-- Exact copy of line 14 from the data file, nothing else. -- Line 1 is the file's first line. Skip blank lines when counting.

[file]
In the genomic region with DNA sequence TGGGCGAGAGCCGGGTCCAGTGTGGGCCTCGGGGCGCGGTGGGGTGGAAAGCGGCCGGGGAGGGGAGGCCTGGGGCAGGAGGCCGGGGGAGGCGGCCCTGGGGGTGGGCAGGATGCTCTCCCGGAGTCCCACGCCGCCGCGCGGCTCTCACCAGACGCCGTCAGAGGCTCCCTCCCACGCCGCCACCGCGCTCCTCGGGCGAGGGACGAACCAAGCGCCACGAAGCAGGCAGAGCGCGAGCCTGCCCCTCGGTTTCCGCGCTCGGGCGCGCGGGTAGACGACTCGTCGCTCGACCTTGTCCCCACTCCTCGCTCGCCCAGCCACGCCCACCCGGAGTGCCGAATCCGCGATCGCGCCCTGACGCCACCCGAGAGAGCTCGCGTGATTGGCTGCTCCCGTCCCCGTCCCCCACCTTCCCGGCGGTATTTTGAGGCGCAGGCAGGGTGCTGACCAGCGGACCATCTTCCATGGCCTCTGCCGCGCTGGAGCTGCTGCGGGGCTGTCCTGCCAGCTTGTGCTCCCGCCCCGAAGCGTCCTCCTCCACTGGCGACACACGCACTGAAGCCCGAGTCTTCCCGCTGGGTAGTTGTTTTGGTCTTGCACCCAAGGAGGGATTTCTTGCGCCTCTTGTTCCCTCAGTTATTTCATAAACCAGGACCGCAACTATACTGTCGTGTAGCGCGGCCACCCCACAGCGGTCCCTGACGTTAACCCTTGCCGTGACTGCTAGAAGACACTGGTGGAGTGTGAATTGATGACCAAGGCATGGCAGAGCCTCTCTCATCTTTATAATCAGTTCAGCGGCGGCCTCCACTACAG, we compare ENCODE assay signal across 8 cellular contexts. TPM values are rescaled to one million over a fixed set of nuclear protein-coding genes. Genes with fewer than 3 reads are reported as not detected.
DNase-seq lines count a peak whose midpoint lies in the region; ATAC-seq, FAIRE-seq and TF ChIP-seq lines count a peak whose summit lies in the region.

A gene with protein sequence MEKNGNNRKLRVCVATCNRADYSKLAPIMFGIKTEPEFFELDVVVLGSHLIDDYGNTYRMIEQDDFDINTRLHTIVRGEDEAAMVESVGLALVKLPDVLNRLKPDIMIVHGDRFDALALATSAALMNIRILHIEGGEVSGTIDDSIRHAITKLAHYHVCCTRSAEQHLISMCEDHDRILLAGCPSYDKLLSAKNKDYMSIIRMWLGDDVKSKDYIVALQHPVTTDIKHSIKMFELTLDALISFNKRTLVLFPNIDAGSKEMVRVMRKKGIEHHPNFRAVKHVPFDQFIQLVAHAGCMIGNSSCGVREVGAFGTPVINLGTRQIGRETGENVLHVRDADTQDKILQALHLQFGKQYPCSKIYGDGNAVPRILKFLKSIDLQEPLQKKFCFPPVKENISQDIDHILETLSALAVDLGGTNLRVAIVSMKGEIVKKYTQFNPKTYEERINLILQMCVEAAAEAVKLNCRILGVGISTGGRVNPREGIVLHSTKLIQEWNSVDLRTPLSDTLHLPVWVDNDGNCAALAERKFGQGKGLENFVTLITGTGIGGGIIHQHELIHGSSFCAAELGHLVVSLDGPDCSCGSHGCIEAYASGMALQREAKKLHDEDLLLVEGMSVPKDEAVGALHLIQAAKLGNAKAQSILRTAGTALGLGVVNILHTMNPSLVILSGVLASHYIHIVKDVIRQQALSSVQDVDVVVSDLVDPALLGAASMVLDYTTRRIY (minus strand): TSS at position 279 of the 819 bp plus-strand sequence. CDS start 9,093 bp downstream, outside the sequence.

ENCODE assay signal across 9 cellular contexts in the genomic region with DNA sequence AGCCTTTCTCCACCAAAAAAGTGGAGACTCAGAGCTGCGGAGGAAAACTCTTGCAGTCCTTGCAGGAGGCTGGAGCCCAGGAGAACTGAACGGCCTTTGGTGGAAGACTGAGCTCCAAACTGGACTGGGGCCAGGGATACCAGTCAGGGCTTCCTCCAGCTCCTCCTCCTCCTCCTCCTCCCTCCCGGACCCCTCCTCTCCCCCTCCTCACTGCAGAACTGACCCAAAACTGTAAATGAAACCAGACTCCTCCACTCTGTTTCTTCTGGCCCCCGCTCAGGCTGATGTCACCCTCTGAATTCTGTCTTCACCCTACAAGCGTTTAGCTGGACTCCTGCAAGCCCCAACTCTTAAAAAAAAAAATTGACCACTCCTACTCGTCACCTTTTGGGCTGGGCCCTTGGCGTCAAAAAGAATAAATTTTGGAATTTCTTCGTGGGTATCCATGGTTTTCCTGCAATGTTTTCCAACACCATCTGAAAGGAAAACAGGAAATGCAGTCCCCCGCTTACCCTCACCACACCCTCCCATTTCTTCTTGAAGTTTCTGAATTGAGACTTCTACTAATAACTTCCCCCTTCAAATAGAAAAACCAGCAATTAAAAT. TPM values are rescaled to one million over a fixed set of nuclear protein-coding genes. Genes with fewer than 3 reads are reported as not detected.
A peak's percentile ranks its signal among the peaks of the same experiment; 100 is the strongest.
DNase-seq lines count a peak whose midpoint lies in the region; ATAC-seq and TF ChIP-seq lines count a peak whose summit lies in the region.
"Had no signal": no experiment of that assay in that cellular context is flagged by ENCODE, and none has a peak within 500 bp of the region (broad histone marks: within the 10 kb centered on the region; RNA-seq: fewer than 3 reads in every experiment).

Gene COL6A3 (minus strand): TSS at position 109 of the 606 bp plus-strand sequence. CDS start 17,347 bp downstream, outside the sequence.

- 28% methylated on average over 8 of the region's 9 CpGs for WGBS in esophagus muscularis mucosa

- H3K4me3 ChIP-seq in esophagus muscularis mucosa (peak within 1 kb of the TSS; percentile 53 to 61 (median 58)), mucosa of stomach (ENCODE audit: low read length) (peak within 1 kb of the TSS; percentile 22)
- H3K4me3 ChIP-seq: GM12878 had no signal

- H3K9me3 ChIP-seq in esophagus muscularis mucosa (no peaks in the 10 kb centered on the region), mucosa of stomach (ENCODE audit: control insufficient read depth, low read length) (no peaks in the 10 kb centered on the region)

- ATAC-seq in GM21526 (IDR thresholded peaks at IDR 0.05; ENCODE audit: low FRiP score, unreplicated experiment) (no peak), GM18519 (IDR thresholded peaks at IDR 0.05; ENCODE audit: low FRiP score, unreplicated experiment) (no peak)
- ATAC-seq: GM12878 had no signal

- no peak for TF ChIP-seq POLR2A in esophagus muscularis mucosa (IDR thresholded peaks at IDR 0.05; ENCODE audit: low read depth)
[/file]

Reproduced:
- ATAC-seq: GM12878 had no signal